Institute for War and Peace Reporting | Giving Voice, Driving Change

A Month in Prison in Kyrgyzstan

Photographer Eric Gourlan offers unique glimpse into life behind bars.
By Nargiza Ryskulova
  • (Photo: Eric Gourlan)
    (Photo: Eric Gourlan)
  • (Photo: Eric Gourlan)
    (Photo: Eric Gourlan)
  • (Photo: Eric Gourlan)
    (Photo: Eric Gourlan)
  • (Photo: Eric Gourlan)
    (Photo: Eric Gourlan)
  • (Photo: Eric Gourlan)
    (Photo: Eric Gourlan)
  • (Photo: Eric Gourlan)
    (Photo: Eric Gourlan)
  • (Photo: Eric Gourlan)
    (Photo: Eric Gourlan)
  • (Photo: Eric Gourlan)
    (Photo: Eric Gourlan)
  • (Photo: Eric Gourlan)
    (Photo: Eric Gourlan)

French photographer Eric Gourlan has documented life in Kyrgyzstan’s penal system by voluntarily spending a month inside. 

Based in the capital Bishkek, Gourlan obtained permission from the Kyrgyz penal service to live in two men’s prisons, a jail for women, and a juvenile detention centre – a week in each.

The photos he captured during his time inside were shown at an exhibition that opened in Bishkek in October.

In an interview for IWPR, Gourlan explained what inspired him to undertake this project.

Gourlan: I did not want to make just dramatic images to shock my audience. I wanted to talk about people who are in prisons, so that people who see the images feel the urge to do something to improve their situation, because I believe that there is nobody among us without fault – some get caught and serve prison terms.

I wanted to tell their stories, and to do so I needed to spend time with them, have them share their experiences with me. At first, it was difficult to arrange spending so much time in prison colonies. This, however, became possible thanks to support from the organisations I worked in partnership with.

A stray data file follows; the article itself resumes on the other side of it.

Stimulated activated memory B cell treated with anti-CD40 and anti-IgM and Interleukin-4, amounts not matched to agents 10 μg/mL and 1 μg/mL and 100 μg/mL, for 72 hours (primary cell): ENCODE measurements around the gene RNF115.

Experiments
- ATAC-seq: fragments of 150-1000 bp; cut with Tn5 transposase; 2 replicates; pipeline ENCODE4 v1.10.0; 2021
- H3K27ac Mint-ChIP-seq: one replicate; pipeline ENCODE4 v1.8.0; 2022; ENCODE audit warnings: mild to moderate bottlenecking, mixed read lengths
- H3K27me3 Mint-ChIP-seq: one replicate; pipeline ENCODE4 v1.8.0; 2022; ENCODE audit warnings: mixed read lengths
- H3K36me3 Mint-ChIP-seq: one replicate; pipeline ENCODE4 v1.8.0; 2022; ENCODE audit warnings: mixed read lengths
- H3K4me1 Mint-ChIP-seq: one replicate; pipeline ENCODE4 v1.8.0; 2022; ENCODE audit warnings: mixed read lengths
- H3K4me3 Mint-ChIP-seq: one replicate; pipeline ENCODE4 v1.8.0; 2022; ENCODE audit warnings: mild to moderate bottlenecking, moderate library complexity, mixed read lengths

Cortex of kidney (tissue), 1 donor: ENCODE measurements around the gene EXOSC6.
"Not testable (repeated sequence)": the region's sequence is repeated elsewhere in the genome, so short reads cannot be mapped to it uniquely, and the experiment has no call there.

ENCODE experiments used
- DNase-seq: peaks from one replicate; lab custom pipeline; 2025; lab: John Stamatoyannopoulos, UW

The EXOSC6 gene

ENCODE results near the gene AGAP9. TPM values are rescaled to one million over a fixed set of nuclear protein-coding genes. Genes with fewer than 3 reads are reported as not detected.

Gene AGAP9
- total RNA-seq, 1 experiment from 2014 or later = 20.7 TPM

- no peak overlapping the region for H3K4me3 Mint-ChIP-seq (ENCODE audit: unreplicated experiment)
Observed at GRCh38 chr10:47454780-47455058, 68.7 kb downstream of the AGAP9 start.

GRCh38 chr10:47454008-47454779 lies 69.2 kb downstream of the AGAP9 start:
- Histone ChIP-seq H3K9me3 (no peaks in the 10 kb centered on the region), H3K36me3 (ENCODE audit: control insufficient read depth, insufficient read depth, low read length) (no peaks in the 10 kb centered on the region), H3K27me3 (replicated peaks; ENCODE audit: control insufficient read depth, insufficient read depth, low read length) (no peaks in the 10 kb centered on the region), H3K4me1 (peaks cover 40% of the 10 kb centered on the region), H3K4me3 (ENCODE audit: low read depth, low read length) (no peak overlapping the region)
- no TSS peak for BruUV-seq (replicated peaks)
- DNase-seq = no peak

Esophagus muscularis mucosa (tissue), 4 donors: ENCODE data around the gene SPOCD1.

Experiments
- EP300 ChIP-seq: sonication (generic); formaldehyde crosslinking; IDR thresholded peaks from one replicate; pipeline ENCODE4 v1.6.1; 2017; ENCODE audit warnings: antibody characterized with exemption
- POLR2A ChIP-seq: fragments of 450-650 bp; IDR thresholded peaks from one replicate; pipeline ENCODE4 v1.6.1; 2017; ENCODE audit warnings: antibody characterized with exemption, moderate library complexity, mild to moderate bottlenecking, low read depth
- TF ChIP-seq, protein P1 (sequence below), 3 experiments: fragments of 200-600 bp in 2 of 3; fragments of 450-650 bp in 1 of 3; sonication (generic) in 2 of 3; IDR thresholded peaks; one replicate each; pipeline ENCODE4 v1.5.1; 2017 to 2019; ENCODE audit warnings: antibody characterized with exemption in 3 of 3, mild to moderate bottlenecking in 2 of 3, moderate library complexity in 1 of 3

IWPR: How did the prisoners react to your presence among them?

Gourlan: Having a camera or a recording device on you and being among prisoners is different from just meeting them. Some people see you as some sort of a channel to deliver their messages and are willing to share their stories and tell about their conditions. Others are the opposite. So you need to take time, listen and understand them better.

I think, the fact that I am a foreigner also helped, because people are more curious about where I come from and how the situation is in my country. Maybe they were more willing to talk.

IWPR: What surprised you most during your stay?

Gourlan: The biggest surprise was meeting some brilliant people who have made mistakes in the past and have gone through such a transformation that when I found out about the crimes they’d committed, I could not believe them.

Some of them knew so much about life and sounded philosophical. There was one man who asked me where I was from. When I told him I was from France, he asked if I was a Catholic, and then he said he was a Catholic too.

There are very few Catholics in [mainly Muslim] Kyrgyzstan. There are only 12 Catholics in that [penal] colony with 1,030 inmates, and they all live together.

This guy told me that he was in prison for drug trafficking and he still had 15 more years to go. In the past, he was also a drug user, but now he is into sports. He runs every day and is in great shape. He knows the Bible very well and for the past ten years he has also been reading the Koran. I asked why and he replied, "I will still spend a lot of time of my life here, I want to understand my neighbours better.”

IWPR: In Kyrgyzstan, officials have voiced concern at the spread of religious extremism and at radicals recruiting new followers in the prisons. Did you see anything to justify these concerns?

Gourlan: I think they are right to be concerned. It can be especially dangerous for youngsters who are recruited while they are serving time in prison – often for a short time – and then go back into society with extremist ideas.

In the two male prisons I had the chance to visit, they have [Muslim] prayer rooms. But there were some people who were not willing to talk to me; the only thing they wanted was to convince me that my Catholic faith was wrong.